Astonishing record by Kate Soper here called The Understanding Of All Things (NEW FOCUS RECORDINGS FCR322), realised with the help of Sam Pluta.
American composer and performer Soper has come our way before as part of Wet Ink Ensemble (she’s a co-director of the group), where on Relay (noted by us in 2014) she performed her soprano vocals to great dramatic effect, and had a showcase for her own composition ‘Only the Words Themselves Mean What They Say’. She’s in demand as a soprano vocalist for new music in many forms, but she also has her own ideas, as amply demonstrated on today’s disc. We could attempt to summarise it as a blend of highly theatrical performance, focussing on the voice declaiming in a stylised and very “rhetorical” style, but with particular attention paid to the text – the selection of the text in the first place, and then a very thoughtful (and dramatic) manner of presenting it. On top of all this, her performances are often interrupted, undercut and distorted by use of electronic effects, and the interventions of Pluta, whose live electronics appear on two tracks; and the flow of each piece keeps changing midway, through the versatile skills of Soper and her restless, protean style of attacking the texts. The album amounts to an exhausting, dense listen; I am left with the same drained feelings as I usually get with hearing a powerful Wet Ink Ensemble release.
The whole set is strong, but the pieces that have worked particularly well for this listener are ‘Dialogue I’ and ‘Dialogue II’, and the opening tour de force ‘The Understanding Of All Things’. The two ‘Dialogue’ pieces include the electronics of Pluta, and are billed as improvisations by Soper and Pluta; the second one allows to enjoy the “uncut” delights of Soper’s wordless vocalising mingled with sighs, groans, and breathy murmurings, plus her unpredictable piano stabs sitting alongside the untamed abrasive buzzery from Pluta’s mixing table. The first ‘Dialogue’ however is a good example of how Soper deconstructs and reconstructs her texts; the starting point is the work of George Berkeley, philosopher from the age of Enlightenment, describing the contents of dialogues between Philonous and Hylas (imaginary characters, but possibly inspired by Greek classical literature) to expound a particular mental conundrum. In Soper’s mouth, what starts as a “straight” vigorous reading of the text soon takes off into an ever-increasing spiral of vocal distortions, treatments, electronic noise and other forms of controlled mayhem; all the better to illustrate the meanings of particular words, phrases, or concepts. As the text is about the supposed inability of the human frame to genuinely perceive reality, Soper’s take on the subject is all the more poignant, as her voice spins off into a cosmic metaphysical whirlpool of sound. Powerful stuff.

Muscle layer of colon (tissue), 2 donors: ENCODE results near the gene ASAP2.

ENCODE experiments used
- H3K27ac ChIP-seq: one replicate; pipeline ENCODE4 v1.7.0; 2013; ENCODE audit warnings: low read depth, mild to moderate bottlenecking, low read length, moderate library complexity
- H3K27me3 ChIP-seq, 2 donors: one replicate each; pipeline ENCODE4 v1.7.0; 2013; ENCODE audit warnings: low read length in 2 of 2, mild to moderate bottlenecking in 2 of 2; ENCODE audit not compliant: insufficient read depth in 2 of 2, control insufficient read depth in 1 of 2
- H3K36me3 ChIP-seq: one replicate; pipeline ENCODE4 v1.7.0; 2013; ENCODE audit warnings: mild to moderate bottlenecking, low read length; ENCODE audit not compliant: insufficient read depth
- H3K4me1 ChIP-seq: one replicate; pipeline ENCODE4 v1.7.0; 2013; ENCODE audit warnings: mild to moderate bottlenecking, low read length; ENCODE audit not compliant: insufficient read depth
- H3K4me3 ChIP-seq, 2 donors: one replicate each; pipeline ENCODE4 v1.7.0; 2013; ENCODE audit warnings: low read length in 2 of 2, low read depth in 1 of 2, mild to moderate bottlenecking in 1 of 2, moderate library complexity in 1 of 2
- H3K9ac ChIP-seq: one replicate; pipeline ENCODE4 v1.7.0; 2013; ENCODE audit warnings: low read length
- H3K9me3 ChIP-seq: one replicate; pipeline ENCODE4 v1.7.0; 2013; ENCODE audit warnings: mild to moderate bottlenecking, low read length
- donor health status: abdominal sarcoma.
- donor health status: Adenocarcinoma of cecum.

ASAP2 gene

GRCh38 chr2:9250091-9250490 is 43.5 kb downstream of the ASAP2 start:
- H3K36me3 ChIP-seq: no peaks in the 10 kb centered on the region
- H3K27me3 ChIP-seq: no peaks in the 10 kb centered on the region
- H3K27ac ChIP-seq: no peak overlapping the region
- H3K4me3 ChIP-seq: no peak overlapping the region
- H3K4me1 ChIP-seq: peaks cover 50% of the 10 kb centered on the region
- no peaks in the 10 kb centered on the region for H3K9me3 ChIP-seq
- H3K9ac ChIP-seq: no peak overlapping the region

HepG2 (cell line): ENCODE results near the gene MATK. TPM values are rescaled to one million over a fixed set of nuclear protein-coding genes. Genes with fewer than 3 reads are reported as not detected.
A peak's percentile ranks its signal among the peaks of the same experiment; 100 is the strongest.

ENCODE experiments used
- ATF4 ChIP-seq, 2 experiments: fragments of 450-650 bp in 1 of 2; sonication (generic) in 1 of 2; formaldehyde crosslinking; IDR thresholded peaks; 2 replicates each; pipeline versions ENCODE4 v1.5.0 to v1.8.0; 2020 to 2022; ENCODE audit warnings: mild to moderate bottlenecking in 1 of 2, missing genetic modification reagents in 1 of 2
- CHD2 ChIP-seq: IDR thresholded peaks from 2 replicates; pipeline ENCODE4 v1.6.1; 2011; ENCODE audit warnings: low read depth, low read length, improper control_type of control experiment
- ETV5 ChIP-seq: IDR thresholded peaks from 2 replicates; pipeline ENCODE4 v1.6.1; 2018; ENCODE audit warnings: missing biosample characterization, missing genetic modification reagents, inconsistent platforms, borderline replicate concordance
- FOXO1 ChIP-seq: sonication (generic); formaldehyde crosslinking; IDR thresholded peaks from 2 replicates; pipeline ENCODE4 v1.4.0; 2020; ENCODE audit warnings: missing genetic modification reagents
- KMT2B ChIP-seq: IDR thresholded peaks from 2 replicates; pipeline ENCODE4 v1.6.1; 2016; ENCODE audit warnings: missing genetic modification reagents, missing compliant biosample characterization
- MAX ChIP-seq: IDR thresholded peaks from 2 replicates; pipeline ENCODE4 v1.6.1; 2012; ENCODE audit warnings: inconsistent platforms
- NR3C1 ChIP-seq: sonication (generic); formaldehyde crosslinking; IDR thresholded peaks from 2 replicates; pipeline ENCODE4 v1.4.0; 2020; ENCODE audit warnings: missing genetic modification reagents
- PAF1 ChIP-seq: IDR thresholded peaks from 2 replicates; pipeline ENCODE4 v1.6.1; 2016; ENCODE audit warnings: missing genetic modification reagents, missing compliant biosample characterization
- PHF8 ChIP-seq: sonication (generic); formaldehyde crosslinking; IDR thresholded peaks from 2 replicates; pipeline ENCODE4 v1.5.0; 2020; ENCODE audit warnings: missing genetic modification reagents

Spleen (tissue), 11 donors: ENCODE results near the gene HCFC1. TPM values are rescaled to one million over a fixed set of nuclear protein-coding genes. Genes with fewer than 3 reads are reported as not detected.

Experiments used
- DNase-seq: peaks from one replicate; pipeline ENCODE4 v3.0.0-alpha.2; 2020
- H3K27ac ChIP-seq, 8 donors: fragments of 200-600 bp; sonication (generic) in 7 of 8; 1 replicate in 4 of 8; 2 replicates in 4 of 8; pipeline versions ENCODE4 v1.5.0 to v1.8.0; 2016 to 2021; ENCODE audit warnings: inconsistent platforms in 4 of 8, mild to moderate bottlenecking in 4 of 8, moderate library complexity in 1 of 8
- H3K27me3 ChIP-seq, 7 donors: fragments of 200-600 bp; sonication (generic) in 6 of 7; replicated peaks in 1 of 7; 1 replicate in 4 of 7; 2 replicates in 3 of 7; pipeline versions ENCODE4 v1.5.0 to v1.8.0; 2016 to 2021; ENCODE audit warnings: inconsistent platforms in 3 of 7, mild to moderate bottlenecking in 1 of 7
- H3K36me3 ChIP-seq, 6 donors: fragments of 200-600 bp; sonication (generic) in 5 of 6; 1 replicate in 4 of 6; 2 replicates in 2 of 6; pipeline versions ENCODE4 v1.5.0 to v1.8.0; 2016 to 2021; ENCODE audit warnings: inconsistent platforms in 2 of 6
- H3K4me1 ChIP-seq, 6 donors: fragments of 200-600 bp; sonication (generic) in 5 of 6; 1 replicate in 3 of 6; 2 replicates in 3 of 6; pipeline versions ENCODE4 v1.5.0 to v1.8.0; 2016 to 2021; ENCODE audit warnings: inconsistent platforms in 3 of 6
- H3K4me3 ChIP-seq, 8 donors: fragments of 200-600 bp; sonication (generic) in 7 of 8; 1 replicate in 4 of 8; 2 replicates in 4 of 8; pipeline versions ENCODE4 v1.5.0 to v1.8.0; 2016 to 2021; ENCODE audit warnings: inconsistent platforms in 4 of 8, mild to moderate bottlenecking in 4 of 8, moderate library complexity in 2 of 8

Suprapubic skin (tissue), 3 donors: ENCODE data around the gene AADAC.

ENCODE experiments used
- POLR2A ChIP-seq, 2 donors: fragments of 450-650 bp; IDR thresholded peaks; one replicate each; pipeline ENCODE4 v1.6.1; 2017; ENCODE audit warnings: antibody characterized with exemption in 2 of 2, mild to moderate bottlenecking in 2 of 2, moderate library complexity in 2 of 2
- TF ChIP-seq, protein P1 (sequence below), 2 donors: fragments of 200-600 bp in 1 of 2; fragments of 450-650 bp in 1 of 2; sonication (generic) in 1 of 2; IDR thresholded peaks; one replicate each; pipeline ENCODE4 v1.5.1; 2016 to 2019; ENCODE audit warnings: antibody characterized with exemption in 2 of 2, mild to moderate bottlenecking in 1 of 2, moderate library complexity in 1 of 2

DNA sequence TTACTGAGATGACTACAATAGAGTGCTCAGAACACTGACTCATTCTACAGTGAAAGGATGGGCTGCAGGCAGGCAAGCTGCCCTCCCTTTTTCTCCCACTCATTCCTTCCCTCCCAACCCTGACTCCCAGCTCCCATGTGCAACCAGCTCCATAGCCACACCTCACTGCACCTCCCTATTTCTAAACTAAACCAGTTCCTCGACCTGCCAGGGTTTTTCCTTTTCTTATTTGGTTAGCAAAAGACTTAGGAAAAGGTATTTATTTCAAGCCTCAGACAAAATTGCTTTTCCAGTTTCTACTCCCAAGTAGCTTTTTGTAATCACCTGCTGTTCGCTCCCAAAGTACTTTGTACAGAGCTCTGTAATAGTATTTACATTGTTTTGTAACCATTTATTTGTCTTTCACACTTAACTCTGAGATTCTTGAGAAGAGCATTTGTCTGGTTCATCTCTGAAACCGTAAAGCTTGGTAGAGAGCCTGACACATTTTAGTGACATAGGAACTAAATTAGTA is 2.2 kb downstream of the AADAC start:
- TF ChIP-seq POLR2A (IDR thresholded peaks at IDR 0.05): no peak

A similar approach has been used on the title track, based on a short text by Kafka. Through fragmentation, repetition, stating and restating sentences with her strange emphasis, Soper shows how she can scramble common sense and invite us to question how we perceive things, yet still arrives at a coherent statement in the end. The fact that she does it in a near-histrionic fashion, keyed up to fever pitch throughout, compels us to pay attention.
In the middle of the album sits a longer and quite challenging piece ‘The Fragments of Parmenides’, nearly 20 minutes, which is a very layered contemplation on the deep meaning of things whose nuances of meaning, I must admit, are defeating me for the time being. It’s a deliberate juxtaposition of a text by Parmenides with a poem by W.B Yeats, involving conventional song-form performances from Soper and aggressive free-jazz styled piano work, all taking place in the framework of a “lecture” styled format (the same method as on ‘Dialogue I’, in fact). This lecture form seems to come naturally to Kate Soper, able to deliver a persuasive presentation with all the force of an academic, except that she illustrates the drift of her topics with piano, singing, and a mannered form of song-speech. As noted, I’m unable to grasp the thread of this diatribe, but I note that Parmenides (Greek philosopher born 515 BC) was renowned for his interest in ontological conundrums and paradoxes, areas which I feel sure appeal to Soper’s mind.
An exceptional record by this very individual creator. The cover art uses an image by Toby Sisson, the woman artist from Minnesota. From 21 February 2022.